In return, Schumer pointed the finger directly at Trump. “It’s almost as if you were rooting for a shutdown and now we’ll have one and the blame should crash entirely on President Trump’s shoulders,” he said.
NEGOTIATE OR FIGHT?
Democratic and Republican leaders agreed to reopen negotiations on Saturday and said they were committed to getting a quick agreement.
But both sides may now be even less willing to make concessions because a political defeat on the issue could be costly, especially with the control of Congress up for grabs at midterm elections later this year.
The Republican-controlled House of Representatives passed a stopgap funding measure on Thursday. But Republicans then needed the support of at least 10 Democrats to pass the bill in the Senate. While five Democrats ended up voting for the measure, five Republicans voted against it.
Democratic leaders wanted the measure to include protections from deportation for about 700,000 undocumented immigrants who arrived in the United States as children. Despite bipartisan negotiations, Republican leaders refused to include those protections, and neither side was willing to back down. Trump, who had made strict measures on immigration a cornerstone of his presidential campaign, last week rejected a bipartisan proposal.
He said he wanted to include any deal for Dreamers in a bigger legislative package that also boosted funding for a wall and tighter security measures along the U.S. border with Mexico. Schumer met with Trump on Friday afternoon and later said he had reluctantly agreed to include the border wall in the negotiations but that it still was not enough to persuade Trump to find a compromise.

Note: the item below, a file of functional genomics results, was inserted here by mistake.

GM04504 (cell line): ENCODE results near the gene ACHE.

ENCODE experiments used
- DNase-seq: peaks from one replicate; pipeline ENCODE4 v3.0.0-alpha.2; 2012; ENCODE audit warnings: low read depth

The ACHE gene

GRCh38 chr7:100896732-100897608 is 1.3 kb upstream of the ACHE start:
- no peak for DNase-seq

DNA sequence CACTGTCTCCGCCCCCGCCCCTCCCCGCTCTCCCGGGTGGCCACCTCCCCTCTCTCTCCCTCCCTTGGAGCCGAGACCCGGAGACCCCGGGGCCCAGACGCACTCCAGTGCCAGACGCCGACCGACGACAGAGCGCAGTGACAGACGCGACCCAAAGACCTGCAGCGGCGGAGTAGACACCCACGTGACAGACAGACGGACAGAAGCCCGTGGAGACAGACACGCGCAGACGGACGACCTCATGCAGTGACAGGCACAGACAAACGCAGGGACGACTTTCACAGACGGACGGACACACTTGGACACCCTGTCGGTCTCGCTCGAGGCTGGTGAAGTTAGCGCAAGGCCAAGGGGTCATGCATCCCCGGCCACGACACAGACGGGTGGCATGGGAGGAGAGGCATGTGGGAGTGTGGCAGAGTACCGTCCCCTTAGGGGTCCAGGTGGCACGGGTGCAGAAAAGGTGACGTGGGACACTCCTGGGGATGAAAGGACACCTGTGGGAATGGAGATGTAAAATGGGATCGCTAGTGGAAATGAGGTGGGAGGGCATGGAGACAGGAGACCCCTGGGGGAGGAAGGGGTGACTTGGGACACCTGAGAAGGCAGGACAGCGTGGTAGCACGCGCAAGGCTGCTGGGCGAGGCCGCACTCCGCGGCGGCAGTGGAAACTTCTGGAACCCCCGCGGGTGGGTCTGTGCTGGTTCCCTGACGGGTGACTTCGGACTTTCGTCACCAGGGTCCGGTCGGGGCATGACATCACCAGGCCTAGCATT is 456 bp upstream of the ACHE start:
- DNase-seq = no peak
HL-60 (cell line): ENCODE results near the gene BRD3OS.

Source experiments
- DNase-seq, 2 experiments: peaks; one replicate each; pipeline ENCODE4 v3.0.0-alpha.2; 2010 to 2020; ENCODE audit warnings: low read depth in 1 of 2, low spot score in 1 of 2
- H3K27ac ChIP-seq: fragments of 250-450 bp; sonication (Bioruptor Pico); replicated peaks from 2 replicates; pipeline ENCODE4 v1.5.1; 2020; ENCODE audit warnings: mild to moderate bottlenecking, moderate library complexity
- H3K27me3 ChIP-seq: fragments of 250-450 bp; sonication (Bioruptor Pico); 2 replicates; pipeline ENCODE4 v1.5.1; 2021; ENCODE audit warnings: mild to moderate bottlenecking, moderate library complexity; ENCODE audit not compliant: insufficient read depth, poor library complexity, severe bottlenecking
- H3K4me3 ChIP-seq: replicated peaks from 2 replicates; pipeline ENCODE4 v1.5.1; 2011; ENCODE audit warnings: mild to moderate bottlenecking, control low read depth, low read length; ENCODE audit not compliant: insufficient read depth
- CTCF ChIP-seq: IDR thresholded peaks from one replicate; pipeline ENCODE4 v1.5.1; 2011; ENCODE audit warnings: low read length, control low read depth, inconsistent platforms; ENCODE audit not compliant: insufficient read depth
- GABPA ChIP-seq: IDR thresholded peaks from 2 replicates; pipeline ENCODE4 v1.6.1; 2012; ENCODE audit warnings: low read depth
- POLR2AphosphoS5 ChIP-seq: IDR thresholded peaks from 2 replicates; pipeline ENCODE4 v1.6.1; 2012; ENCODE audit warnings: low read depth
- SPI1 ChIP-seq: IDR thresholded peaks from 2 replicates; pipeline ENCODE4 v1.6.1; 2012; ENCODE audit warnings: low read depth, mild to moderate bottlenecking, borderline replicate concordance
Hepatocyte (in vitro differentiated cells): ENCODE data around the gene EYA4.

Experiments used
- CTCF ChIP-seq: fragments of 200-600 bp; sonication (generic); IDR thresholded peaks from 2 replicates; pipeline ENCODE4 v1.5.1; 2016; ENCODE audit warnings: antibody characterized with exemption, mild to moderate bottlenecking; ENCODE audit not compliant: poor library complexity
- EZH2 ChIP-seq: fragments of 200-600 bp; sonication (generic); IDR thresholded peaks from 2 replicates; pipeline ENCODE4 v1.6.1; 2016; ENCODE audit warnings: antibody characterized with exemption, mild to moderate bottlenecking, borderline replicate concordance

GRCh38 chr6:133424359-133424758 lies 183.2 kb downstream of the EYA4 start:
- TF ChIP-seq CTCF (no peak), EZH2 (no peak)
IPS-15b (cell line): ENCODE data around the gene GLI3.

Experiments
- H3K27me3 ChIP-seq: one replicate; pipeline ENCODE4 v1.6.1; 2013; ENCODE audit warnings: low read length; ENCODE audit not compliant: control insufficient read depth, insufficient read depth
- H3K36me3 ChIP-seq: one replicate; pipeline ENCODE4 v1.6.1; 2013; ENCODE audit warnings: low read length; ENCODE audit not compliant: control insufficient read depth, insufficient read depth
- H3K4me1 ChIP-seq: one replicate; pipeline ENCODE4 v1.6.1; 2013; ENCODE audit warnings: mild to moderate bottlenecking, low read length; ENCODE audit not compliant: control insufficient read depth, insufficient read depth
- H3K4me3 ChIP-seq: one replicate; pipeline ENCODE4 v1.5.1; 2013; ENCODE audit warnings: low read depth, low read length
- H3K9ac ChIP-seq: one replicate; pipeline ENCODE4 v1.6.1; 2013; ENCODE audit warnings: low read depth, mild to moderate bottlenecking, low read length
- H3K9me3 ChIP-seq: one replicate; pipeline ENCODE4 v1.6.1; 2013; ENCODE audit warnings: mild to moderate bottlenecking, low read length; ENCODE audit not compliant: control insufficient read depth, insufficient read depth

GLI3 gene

McConnell said he would seek over the weekend a new funding bill that covered the federal government through to Feb. 8.
A Senate Democratic source said that was still too far out. Democrats had argued for an extension of just four or five days to force both sides into serious negotiations on the immigration issue. Despite the formal shutdown, “essential” employees who deal with public safety and national security will keep working.
That includes more than 1.3 million people on active duty in the military who will be required to work but will not be paid until funding is renewed or handled with separate legislation. Although past government shutdowns have done little lasting damage to the U.S. economy, they can rattle financial markets and undermine the United States’ reputation abroad.
This impasse follows a months-long struggle in Congress to agree on government funding levels and protections for Dreamers, most of whom are originally from Mexico or Central America. They were given temporary legal status under the Deferred Action for Childhood Arrivals program started by former President Barack Obama.
In September, Trump announced he was ending the program and gave Congress until March 5 to come up with new legislation. Efforts to do that have so far failed so Democrats tried to get it done by linking a deal to the funding of the federal government.
Additional reporting by Roberta Rampton and Jim Oliphant; Writing by Kieran Murray; Editing by Leslie Adler and Michael Perry.
It is yet to be seen how this affects the US Department of Transport. With the latest ELD Mandate for the Trucking Industry By FMCSA, it is interesting to see how the latest US Government Shutdown would affect the Transport industry. Regulatory bodies would be working with only ‘essential’ workforce, while others would be put on an unpaid leave. This would undoubtedly create anxiety and unease in the markets. Also, with the point of the debate centered around ‘Dreamers’ and ‘Immigration’, the driver shortage is bound to increase, pushing freight costs and carrier availability.